The Psychology of Weight Loss

The Psychology of Weight Loss


Why using the power of the mind can help you get your health on track…

Words: Holly Louise Eells

If you piled on the pounds during lockdown, you’re by no means alone. Many of us ate and drank more than normal as we looked for ways to cope. As restrictions ease and we adjust to our new normal, we might be looking at how to get our weight back on track.

Key to this is the right mindset and there are psychological tools that can really help.

“When it comes to weight loss, it is essential to create a partnership with your body,” says Daniel Browne, a speaker and author on healing and the evolution of human consciousness. “Your body is not against you, but it is working with its old habits, emotional patterns, genetic inheritances and probably a whole host of things you don’t recognise and it doesn’t know any better.”

Daniel overcame his own habits of self sabotage and procrastination and has since helped many others by showing them how to tap into the power of the mind. He adds: “You’ve got to work with your body to retrain it and bring awareness to your thoughts, emotions and habits.”

The mind is a beautiful thing, but it can be dangerous too. “A lot of people start off on the wrong foot, hating the way their body is,” says Daniel. “This just creates more resistance in the end and makes your weight loss efforts more difficult. Imagine sitting down and having a loving caring talk with your body and telling it that we are going to change our weight. It may be a long process but we’ll get there.”

Dennis Relojo-Howell, the founder of award-winning Psychreg, an online platform that shares thought-provoking psychology, mental health and wellness information agrees: “There is a wealth of scientific evidence that demonstrates how the mind can influence behaviour,” explains Dennis. “For example, studies have shown that the technique of mind imagery [forming a mental picture of something] can be a helpful tool to encourage people to lose weight.

He adds: “If an individual would like to build a weight loss mindset, they’ll need to do more than just work out or change their diet. They should muster enough intrinsic motivation to lose weight permanently – a person must feel confident in their ability to succeed, and believe they have learned skills to prevent weight regain. Indeed, ‘mind over weight’ is an essential psychological weapon that we can add to our arsenal when it comes to shedding those extra pounds.

Victoria Spencer-Kibble, a RTT (Rapid Transformational Therapy) therapist and founder of VASK Therapy, says it takes 21 days to rewire your brain to change behaviours. She says: “Stop focusing that you’re gaining weight, but understand why you’ve gained weight and move forward. Have realistic beliefs; you’re not going to go from a size 24 to a size 12 overnight. Visualise yourself slipping into those size 12 jeans and you’ll get there.”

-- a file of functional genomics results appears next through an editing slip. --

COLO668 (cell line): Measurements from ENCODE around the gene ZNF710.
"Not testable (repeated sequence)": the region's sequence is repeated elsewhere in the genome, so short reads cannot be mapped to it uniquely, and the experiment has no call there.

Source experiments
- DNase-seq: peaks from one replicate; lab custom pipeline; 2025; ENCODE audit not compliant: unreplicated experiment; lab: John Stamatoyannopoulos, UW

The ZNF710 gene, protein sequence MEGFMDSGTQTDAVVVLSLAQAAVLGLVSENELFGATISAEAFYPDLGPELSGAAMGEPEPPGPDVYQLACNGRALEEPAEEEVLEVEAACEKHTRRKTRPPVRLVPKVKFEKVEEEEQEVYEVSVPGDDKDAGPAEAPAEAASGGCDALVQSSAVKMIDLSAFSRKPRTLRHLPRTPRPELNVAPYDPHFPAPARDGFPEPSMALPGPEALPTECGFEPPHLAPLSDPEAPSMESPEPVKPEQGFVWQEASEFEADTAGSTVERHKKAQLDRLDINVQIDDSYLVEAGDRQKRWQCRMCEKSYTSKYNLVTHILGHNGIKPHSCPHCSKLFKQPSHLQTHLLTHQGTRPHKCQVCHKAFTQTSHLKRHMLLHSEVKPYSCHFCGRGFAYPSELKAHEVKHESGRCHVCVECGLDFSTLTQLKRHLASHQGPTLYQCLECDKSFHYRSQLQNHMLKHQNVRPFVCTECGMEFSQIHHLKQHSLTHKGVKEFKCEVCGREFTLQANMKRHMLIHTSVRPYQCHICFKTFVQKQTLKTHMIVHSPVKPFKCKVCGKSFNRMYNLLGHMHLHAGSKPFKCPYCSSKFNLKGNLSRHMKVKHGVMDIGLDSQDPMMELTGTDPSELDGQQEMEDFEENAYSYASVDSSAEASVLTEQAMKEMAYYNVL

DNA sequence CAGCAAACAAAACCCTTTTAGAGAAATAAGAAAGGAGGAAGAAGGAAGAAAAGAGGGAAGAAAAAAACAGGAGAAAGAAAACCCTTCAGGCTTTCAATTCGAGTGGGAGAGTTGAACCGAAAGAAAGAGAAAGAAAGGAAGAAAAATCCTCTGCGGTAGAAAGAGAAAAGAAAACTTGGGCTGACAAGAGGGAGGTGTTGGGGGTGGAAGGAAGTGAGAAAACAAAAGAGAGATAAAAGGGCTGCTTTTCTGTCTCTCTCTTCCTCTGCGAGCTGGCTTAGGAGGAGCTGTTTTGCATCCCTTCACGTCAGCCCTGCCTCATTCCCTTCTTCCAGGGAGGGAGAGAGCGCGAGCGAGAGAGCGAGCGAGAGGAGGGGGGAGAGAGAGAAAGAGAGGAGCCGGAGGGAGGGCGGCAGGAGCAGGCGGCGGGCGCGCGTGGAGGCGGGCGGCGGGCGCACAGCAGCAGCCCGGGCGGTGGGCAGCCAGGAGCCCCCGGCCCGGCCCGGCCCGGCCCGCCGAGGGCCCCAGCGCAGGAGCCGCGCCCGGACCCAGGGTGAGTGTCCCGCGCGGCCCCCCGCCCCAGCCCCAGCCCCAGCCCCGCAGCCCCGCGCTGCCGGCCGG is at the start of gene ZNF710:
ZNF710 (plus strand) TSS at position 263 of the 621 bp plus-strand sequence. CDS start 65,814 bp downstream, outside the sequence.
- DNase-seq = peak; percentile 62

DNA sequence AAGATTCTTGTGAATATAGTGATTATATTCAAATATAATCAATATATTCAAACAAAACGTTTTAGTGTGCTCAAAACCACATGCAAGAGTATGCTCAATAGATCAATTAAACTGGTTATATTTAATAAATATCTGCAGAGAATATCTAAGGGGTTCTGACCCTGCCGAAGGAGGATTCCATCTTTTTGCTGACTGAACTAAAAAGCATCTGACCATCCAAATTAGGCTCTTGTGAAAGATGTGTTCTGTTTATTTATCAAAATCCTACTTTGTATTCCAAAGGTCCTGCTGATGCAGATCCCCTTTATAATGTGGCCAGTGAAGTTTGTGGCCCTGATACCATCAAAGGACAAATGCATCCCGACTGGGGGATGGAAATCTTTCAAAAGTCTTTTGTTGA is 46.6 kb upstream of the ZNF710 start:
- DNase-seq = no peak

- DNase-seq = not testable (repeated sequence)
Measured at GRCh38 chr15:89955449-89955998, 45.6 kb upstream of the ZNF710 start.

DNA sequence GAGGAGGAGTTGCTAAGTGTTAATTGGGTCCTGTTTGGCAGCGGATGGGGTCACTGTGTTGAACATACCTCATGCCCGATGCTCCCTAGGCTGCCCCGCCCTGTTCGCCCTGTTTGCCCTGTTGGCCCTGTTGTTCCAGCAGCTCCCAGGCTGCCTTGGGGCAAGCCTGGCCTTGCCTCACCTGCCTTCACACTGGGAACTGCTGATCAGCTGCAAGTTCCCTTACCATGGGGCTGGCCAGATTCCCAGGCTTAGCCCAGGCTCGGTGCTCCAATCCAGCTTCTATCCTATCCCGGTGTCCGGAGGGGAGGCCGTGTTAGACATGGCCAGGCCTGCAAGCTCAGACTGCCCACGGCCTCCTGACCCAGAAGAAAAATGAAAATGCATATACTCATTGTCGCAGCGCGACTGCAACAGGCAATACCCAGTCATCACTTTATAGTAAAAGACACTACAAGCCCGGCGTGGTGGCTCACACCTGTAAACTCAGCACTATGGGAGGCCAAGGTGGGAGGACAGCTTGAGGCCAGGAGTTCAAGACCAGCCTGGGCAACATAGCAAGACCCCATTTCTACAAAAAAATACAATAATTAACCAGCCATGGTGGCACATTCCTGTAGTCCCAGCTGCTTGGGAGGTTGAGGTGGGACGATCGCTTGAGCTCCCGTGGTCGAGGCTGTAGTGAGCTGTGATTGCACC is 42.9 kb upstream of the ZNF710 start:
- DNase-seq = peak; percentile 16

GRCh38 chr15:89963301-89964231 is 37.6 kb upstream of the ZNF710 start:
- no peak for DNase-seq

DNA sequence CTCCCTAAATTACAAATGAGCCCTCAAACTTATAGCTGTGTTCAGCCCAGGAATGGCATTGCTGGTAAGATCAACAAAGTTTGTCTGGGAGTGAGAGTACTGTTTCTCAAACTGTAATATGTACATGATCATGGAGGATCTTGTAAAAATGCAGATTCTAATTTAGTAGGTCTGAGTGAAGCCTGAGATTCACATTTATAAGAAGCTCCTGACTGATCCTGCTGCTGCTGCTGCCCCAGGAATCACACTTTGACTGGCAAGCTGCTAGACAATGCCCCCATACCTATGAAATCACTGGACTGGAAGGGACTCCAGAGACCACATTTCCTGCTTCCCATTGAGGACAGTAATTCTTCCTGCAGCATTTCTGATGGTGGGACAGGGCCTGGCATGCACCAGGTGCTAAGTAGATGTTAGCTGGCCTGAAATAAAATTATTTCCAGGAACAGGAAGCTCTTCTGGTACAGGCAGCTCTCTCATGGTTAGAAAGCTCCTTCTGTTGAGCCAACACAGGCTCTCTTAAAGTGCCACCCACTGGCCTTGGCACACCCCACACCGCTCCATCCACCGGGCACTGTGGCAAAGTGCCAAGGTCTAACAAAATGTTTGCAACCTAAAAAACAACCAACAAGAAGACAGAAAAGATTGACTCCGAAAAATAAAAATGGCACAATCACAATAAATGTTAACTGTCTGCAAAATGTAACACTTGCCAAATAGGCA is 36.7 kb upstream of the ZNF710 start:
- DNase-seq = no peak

Psychology of Weight Loss

Victoria used RTT after her husband Carl Spencer, one of the world’s most accomplished deep-sea wreck explorers, tragically died on a diving expedition. “I found it so beneficial, that I trained to become a therapist myself to help others,” she explains.

“RTT is a solution-based treatment offering fast, effective and long-lasting change,” says Victoria. “We use methods to get the client to try and understand the root cause of their problem – and when we find that root cause, it feels like a huge weight has been lifted. It usually takes three sessions to rewire your brain and to transform your life, but it all depends on the individual.”

Clinical hypnotherapy can also help. It’s not a magic wand though and you still need to put in the effort. “Essentially all hypnosis is self-hypnosis and it’s up to the individual to put the suggestions to work,” says Leo Versace, clinical hypnotherapist at the award-winning, family-business clinic, Versace Therapy in Wimbledon and Harrow. “I can give you the tools and suggestions, but it’s up to the individual to make use of them.

Its gastric band hypnosis convinces patients they have had the surgery without ever having to go under the knife. He says, “With each individual, the most important part of any treatment programme is listening to their life story because that is where you break down the natural barriers and access the subconscious mind.”

“Through my own life experience and overcoming my own challenges, I am able to relate to nearly all my clients’ problems and challenges.”

Kate experienced this specific hypnosis at the end of April with Leo. So far, she has lost a stone and also feels more confident and has noticed that her joints feel better, too.

“I believe I’m an optimist and I was determined for this treatment to work,” she says. “After a year with a slimming club and losing 4.5 stone, lockdown happened. This is when I struggled with my emotions and at the beginning of the year, I had regained two stone.”

Kate adds, “I feel like Leo’s therapy has reset my brain to cope with emotional situations in a different way as opposed to reaching for the crisps, which is normally my go-to option. However, I have not had any crisps since my treatment!”

Weight Loss Do’s and Don’ts from RTT Therapist Victoria Spencer-Kibble
  • Do not deny yourself anything; that deprivation will have negative connotations. 
  • Think about the words you use when describing your weight. Use positive words and visualise what you want to look like.
  • Have an old photograph of yourself looking how you’d like to look stuck to the front of your fridge to spur you on.